A Smithsonian traveling exhibition that explores the ways in which traditional knowledge of Indigenous communities and cutting-edge Western science are being applied is now available for viewing at the Philomath Museum through Nov. 26.
“Roots of Wisdom: Native Knowledge. Shared Science” tells four inspiring stories of environmental and cultural restoration from the Confederated Tribes of the Umatilla Indian Reservation, Tulalip Tribes, Eastern Band of Cherokee Indians and native Hawaiians to give visitors examples of how traditional knowledge and Western science provide complementary solutions to ecological and health challenges.
The Philomath Museum is open Wednesdays through Saturdays from 10 a.m.-4:30 p.m. Admission is free.
The stories featured in “Roots of Wisdom” reflect the sacred relationship that each community has with its homeland and pass along knowledge of the environment, history, social values and spiritual beliefs.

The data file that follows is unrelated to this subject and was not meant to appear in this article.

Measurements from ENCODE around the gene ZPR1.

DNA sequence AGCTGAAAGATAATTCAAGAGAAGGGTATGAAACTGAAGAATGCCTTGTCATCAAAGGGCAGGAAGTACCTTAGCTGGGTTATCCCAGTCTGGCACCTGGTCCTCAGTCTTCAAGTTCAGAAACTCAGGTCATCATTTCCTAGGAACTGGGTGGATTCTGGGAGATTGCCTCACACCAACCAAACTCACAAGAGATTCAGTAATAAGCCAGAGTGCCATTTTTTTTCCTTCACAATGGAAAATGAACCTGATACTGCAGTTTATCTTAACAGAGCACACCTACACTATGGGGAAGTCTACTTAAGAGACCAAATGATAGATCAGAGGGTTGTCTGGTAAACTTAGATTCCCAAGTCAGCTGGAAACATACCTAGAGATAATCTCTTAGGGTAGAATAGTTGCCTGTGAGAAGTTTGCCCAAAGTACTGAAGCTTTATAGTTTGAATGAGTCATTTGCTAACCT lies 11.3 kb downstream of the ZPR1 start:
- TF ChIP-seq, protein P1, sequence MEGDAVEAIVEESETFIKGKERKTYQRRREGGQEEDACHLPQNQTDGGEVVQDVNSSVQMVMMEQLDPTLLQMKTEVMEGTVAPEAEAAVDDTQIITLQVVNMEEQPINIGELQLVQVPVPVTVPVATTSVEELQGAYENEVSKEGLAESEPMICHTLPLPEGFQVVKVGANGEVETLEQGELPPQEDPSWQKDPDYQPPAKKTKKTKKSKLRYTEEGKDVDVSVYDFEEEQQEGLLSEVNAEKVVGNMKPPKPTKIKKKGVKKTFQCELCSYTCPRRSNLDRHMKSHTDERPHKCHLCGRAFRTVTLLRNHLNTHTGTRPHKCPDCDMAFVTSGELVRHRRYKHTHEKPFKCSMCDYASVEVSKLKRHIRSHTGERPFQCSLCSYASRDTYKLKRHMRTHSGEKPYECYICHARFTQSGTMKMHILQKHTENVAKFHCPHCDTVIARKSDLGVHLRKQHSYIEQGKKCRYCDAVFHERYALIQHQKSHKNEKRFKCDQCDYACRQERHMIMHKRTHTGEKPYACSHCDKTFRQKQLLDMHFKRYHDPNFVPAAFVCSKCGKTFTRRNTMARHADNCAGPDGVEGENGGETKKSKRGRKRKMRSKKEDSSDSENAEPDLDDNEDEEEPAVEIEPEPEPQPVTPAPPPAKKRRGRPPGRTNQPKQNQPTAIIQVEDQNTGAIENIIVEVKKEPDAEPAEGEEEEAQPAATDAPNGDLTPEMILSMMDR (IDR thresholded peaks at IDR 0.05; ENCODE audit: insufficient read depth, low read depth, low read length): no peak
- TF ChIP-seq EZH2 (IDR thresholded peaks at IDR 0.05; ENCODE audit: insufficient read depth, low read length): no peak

Today, the Confederated Tribes of the Umatilla Indian Reservation (Cayuse, Umatilla and Walla Walla) are using their resources to restore waterways and native species in Eastern Oregon and the Columbia River Basin.
The Tulalip Tribes of Northwest Washington are rediscovering native foods, raising organic foods and, in the process, reconnecting to native food and traditional medicine plants. In doing so, they combine traditional knowledge and Western science for a more culturally appropriate approach to health care.
The Eastern Band of Cherokee Indians is working with scientists and regional groups to restore river cane in its homelands of Western North Carolina. They are also revitalizing cultural traditions that use the cane, such as basket making.
And, Native Hawaiians are using traditional knowledge and Western science to restore parts of the land divisions or small communities called ahupua’a (“ah-hoo-poo-ah-ah”), which spanned from mountaintop to the ocean. Although fish-pond restoration is challenging, the work is significant for Hawaiian culture and potentially important for future sustainable food sources.
“Roots of Wisdom: Native Knowledge. Shared Science” was developed, produced and circulated by the Oregon Museum of Science and Industry, Smithsonian Institution Traveling Exhibition Service and the Smithsonian’s National Museum of the American Indian.
The exhibition was made possible with funds provided by the National Science Foundation.